Martial arts businesswoman discovers passion for learning in lockdown
Mumtaz Khan is a Ju-Jitsu black belt holder and founder of one of the largest martial arts clubs in the UK. When Covid-19 impacted her business, she chose to return to higher education to study MA Sport Development and Management. Mumtaz shares her story of how she ‘stumbled’ into martial arts, and how she intends to apply her recent learning into practice to establish a new National Governing Body with diversity at its core.
At school I was one of those students who hated PE sessions, particularly as I hit puberty. I was overweight, out of shape and not confident in the way I looked or in general. I left school aged 16 to work in a bank and for 4 years I had zero engagement in any sports or physical activities.
Ju-Jitsu happened by pure luck and chance. I had gone to play badminton with a friend and after getting into an argument with a Ju-Jitsu instructor over a double-booked hall, I ended up staying to watch them train once our game was over. The instructor kept asking if I wanted to join in, but I refused each time until he said, “I’m not asking you again, you can’t do it anyway – you’re a woman.” I don’t like being told what I can and can’t do, so I took the bait and joined in. That session changed my life.
Within a few years I began coaching as a hobby and later began my own club. I wanted a name that was representative of me and chose ‘Onna’, partly because it translates as ‘woman’ in Japanese and because it’s a play on the word ‘honour’ which is one of seven Codes of Bushido. Onna Ju-Jitsu is now one of the largest martial arts clubs in the UK. We deliver sessions in primary and secondary schools, higher education facilities and through a network of community centres.
Choosing to study during lockdown 2020
March 16th 2020 was the last Ju-Jitsu session I delivered and shortly afterwards the country was on full lockdown. My father passed away on April 18th 2020 and it was a really tough time. From working 7 days a week, I was suddenly faced with doing nothing and needed something to occupy my time and provide some sort of structure as the days were all just merging into one big blur.
I remember seeing a post on Twitter by Leeds Beckett lecturer Louise Morby about a new Masters course in Sport Development and Management that included topics such as governance, racism, leadership and thought it looked really interesting. The course looked ideal for me as I had recently had a disagreement with Sport England and had been reading up about their Code of Governance and around the issues of Racism in Sport.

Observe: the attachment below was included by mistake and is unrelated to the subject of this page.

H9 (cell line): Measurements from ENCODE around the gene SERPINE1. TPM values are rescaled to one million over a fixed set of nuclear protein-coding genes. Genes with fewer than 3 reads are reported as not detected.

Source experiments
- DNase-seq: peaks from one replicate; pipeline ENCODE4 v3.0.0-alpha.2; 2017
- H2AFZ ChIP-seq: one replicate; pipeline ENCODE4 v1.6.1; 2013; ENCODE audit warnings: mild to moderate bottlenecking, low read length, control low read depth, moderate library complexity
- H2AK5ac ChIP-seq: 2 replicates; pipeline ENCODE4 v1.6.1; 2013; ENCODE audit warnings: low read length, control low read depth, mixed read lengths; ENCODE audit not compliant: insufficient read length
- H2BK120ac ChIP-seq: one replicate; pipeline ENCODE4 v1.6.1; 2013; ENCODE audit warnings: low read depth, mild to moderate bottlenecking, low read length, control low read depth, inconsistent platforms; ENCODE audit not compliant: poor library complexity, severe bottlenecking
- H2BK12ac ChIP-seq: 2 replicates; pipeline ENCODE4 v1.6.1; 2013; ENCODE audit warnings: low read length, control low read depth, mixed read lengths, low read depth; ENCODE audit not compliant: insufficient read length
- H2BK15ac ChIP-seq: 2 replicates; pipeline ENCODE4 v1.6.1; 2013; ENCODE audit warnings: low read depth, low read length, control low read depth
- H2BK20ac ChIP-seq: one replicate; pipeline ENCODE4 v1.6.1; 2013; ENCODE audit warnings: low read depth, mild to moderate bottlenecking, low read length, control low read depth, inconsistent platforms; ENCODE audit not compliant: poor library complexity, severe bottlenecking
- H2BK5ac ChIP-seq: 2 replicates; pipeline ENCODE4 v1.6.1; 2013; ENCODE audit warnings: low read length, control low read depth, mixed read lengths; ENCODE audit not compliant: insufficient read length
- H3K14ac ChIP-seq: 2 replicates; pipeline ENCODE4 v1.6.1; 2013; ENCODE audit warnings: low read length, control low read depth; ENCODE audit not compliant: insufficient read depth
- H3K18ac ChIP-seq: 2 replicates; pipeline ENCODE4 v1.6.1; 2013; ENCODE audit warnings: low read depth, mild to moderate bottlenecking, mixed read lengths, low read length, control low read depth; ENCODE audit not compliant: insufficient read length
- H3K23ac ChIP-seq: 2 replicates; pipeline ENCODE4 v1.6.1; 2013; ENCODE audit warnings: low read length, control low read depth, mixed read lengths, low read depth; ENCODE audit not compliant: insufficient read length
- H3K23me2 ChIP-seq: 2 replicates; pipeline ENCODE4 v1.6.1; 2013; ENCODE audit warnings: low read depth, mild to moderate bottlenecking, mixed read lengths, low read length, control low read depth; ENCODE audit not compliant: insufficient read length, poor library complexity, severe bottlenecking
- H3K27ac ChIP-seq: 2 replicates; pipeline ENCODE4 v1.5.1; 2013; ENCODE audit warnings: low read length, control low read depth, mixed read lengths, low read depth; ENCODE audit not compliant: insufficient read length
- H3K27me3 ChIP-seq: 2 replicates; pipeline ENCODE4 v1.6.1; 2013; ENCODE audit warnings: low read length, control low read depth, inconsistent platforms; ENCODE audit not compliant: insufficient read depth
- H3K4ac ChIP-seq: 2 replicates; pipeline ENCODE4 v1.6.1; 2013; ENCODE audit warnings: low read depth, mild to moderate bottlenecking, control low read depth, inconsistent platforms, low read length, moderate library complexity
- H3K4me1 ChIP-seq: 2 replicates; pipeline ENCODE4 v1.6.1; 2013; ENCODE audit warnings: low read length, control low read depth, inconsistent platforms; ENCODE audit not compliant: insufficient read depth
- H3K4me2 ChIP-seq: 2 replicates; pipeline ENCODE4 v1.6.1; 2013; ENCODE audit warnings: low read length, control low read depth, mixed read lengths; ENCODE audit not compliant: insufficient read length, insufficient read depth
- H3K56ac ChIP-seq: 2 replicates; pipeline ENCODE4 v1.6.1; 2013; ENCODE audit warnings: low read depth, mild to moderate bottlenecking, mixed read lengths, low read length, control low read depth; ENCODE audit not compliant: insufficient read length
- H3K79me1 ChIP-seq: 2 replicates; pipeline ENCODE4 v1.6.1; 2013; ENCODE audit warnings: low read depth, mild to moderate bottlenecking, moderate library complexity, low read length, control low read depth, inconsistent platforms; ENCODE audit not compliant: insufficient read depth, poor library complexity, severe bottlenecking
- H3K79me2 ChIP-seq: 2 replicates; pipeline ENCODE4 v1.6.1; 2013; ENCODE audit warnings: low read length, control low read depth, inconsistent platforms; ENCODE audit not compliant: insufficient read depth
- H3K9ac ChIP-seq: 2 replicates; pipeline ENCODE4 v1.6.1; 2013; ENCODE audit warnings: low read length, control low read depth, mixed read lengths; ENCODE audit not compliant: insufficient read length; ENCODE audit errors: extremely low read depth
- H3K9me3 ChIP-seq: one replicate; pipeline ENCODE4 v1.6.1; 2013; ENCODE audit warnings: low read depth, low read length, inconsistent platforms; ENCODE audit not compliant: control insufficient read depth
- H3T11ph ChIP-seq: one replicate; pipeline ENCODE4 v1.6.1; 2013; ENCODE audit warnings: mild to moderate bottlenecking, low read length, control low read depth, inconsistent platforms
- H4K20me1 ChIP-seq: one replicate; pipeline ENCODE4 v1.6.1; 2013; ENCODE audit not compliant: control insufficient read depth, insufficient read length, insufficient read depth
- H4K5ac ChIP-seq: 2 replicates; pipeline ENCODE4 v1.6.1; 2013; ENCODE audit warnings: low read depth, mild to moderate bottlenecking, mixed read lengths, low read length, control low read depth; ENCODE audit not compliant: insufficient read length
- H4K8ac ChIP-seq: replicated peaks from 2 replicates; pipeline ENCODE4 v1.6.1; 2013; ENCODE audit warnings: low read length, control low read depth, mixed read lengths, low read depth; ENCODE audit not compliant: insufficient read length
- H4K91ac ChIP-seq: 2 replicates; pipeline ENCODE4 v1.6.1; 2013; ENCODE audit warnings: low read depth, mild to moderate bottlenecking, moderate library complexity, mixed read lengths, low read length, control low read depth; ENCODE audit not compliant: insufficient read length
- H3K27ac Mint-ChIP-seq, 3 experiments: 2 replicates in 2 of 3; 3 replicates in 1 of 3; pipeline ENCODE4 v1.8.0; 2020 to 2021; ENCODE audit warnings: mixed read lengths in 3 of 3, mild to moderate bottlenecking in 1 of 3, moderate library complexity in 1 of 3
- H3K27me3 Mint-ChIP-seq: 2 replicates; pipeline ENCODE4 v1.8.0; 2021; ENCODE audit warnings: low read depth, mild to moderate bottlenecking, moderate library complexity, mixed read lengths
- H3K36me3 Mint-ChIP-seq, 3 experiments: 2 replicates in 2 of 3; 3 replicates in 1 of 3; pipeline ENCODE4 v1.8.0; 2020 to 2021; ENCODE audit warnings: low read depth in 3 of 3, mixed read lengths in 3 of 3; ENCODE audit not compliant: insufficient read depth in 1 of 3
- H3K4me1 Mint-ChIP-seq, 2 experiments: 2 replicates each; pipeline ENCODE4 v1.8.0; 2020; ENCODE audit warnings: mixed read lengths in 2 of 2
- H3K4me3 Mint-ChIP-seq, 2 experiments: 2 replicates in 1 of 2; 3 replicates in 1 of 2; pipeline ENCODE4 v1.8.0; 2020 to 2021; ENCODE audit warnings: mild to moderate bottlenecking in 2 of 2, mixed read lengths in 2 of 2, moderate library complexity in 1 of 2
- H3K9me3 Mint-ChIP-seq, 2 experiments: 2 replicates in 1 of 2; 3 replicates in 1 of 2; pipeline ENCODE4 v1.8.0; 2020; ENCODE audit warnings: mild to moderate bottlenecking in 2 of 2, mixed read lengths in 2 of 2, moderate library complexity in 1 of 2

Weighing up the situation regarding lockdown restrictions and the impact it was having on my business, I decided that this was the perfect opportunity to undertake further education and applied for a place on the course. It would distract me from what was happening in the world and give me something positive to focus on.
I am really enjoying learning again. Writing my first essay was very challenging as I was just so rusty in writing academically and I am still getting my head around Harvard Referencing. I love the course content; it is all very applicable and relevant to what I do in my professional life but also creates opportunities to explore different paths should I wish to embark on a change of direction.
Learning about Critical Race Theory in the Applied Social Theory module was fascinating, and I managed a 70% grade, so I am doing my utmost best to keep at that level or better. The staff on the course have all been really supportive; they are all friendly, approachable and extremely knowledgeable.
How the pandemic has affected me
For me, the pandemic has created the ideal environment to study. Don’t get me wrong; I like attending on-campus, in-person lectures and the students on my course are all lovely, however having the luxury of attending lectures online in your pyjamas is great! I find the recorded lectures available on MyBeckett really useful to refer back to as my attention wanders during sessions and being able to re-visit a lecture helps things to really sink in.
The Ju-Jitsu aspect of my business has temporarily stopped following Covid-19 regulations regarding social distancing measures, so I made the strategic decision to shift my efforts towards the development of more Covid-safe activities such as our family-friendly cycling club Onna Bike. As a club we have delivered some amazing projects through the pandemic that has resulted in hundreds of people being able to access cycling including the delivery of Dr Bike maintenance sessions (funded by Cycling UK and JU:MP) as well as the #GetOnYerBicycle project working with NHS staff thanks to funding from City Connect. I think the main lesson from this pandemic is success comes from the ability to adapt and work collaboratively with other organisations.
One year ago, I would have never dreamed of doing a Masters, and now I am seriously considering the possibility of undertaking a PhD. I need to rebuild my Ju-Jitsu club, put all the knowledge I have gained through this course into practice which will greatly benefit the communities I work with. I also want to put my learning regarding good governance into practice to help develop a new National Governing Body with diversity at the core.